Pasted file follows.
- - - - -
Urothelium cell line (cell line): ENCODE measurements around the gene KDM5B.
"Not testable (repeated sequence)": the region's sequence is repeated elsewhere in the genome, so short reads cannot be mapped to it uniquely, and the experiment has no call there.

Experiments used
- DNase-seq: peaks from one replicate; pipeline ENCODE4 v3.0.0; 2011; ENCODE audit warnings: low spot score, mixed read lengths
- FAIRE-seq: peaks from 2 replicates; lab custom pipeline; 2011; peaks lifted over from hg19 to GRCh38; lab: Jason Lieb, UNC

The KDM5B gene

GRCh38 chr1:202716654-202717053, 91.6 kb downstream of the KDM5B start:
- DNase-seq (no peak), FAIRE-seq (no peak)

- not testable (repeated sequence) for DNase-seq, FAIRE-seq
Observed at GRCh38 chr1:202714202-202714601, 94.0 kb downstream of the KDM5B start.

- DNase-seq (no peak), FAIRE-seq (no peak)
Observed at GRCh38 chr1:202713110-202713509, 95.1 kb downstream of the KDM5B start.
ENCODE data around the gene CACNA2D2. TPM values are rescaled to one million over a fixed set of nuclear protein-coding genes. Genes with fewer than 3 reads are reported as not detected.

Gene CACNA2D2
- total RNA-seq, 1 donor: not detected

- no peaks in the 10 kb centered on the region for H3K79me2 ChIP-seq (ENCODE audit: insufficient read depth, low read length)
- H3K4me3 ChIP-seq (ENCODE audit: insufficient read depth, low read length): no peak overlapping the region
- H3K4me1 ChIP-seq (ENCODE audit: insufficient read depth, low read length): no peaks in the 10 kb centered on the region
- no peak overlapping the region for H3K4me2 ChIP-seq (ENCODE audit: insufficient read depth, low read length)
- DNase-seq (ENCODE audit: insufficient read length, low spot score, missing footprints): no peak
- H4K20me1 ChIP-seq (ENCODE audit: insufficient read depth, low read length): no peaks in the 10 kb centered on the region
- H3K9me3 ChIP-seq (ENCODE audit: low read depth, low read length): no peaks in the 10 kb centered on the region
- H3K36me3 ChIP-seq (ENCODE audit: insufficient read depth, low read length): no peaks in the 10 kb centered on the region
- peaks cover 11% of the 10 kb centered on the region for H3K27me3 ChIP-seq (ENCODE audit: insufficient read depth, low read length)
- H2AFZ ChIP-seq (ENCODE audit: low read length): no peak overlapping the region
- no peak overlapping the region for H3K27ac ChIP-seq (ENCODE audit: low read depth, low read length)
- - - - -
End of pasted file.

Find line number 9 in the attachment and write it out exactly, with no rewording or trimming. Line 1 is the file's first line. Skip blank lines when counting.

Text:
- not testable (repeated sequence) for DNase-seq, FAIRE-seq